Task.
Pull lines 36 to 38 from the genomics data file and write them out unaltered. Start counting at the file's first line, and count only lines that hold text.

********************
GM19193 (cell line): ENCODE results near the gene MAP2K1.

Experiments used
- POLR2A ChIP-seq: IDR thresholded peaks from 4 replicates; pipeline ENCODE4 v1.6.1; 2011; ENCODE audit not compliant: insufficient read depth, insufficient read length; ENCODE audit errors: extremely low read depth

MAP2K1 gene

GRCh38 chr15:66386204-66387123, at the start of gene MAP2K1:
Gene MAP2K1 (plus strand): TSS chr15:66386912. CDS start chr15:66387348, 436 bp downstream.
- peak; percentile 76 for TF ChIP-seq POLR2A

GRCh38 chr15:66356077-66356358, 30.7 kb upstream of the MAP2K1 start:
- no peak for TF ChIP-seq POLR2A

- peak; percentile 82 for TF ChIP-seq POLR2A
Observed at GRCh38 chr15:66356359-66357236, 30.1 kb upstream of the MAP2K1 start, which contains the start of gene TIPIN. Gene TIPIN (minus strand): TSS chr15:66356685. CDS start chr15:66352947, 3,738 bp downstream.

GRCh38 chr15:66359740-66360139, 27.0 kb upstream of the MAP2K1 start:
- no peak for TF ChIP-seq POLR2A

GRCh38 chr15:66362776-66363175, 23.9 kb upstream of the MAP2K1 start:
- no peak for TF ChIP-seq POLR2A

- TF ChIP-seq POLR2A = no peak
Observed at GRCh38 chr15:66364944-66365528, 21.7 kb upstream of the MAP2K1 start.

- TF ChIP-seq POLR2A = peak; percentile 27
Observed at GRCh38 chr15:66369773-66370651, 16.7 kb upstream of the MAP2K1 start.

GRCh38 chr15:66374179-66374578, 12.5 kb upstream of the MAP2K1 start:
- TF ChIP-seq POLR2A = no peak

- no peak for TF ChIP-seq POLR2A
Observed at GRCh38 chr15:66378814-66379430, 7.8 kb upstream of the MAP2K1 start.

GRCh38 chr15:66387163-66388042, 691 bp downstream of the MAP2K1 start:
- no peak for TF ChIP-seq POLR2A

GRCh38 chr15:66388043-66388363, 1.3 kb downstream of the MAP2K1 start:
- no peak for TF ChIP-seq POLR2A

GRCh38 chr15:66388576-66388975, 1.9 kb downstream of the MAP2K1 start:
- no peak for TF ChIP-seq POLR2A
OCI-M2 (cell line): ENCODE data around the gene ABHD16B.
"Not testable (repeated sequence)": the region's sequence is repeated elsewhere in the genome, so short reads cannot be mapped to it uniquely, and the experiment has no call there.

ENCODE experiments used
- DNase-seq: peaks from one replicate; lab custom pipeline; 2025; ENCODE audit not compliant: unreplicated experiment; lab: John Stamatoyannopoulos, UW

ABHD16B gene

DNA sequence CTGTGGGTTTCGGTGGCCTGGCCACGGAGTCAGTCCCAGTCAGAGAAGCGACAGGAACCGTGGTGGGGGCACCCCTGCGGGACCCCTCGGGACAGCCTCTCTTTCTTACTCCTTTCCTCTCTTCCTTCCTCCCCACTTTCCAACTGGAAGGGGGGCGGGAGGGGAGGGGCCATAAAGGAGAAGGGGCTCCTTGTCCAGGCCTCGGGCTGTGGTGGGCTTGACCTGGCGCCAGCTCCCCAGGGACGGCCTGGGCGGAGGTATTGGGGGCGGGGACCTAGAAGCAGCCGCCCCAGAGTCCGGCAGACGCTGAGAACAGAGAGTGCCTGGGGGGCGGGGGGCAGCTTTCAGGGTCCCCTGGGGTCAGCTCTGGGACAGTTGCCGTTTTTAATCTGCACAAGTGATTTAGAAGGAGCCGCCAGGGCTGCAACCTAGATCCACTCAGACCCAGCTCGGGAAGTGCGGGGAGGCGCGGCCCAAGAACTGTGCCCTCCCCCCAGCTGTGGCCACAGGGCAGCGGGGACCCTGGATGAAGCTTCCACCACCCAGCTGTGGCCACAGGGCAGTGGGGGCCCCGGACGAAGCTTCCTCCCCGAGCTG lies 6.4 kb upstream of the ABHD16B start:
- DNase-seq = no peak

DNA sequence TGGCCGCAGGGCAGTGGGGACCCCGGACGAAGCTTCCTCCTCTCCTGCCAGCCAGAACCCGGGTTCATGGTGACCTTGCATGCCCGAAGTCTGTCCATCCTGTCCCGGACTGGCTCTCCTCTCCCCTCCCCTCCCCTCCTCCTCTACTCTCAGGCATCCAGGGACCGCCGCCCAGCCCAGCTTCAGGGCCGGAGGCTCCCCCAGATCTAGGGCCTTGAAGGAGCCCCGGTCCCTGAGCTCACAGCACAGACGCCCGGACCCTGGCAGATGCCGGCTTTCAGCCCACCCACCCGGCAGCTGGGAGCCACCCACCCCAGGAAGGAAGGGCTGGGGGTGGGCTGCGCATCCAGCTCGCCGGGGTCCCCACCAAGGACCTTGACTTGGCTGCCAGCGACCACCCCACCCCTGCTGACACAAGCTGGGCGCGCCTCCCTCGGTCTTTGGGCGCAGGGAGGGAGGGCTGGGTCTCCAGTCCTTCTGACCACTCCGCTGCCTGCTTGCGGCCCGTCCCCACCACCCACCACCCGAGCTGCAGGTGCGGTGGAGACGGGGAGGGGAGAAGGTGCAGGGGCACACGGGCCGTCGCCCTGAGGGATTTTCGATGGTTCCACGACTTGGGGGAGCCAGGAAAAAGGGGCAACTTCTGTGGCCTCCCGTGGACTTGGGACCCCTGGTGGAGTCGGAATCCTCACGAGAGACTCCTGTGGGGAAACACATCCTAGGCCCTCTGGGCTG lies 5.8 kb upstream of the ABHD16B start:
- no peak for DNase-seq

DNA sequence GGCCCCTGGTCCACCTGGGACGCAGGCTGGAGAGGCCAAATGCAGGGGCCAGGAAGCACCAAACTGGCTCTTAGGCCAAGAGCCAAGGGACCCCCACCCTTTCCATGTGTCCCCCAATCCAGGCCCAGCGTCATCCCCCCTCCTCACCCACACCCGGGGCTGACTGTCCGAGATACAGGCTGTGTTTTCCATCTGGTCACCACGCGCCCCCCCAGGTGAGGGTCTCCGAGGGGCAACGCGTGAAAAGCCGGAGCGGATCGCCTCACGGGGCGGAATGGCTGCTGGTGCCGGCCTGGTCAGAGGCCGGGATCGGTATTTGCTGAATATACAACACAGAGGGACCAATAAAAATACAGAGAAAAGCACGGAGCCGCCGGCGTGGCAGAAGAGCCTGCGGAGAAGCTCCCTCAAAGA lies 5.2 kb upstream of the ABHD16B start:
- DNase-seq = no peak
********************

- DNase-seq = no peak

DNA sequence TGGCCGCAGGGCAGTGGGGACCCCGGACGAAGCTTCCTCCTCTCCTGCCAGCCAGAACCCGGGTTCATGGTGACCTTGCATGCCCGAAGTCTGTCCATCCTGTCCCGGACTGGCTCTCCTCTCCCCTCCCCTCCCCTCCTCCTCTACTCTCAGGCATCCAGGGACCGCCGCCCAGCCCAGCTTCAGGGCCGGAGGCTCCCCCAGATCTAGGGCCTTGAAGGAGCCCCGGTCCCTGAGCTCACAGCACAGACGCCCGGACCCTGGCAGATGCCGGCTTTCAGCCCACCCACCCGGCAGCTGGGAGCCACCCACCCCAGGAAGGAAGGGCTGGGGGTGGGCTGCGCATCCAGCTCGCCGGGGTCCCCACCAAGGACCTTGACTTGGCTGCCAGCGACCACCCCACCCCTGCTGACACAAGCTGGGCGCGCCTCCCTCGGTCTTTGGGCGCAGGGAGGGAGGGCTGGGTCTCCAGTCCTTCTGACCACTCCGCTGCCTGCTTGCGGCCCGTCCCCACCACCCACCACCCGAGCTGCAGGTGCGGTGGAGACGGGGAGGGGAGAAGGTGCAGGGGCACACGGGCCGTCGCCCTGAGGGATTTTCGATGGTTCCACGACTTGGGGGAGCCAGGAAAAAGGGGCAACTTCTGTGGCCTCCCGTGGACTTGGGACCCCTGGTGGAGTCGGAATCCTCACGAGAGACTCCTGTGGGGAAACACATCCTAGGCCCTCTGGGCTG lies 5.8 kb upstream of the ABHD16B start:
- no peak for DNase-seq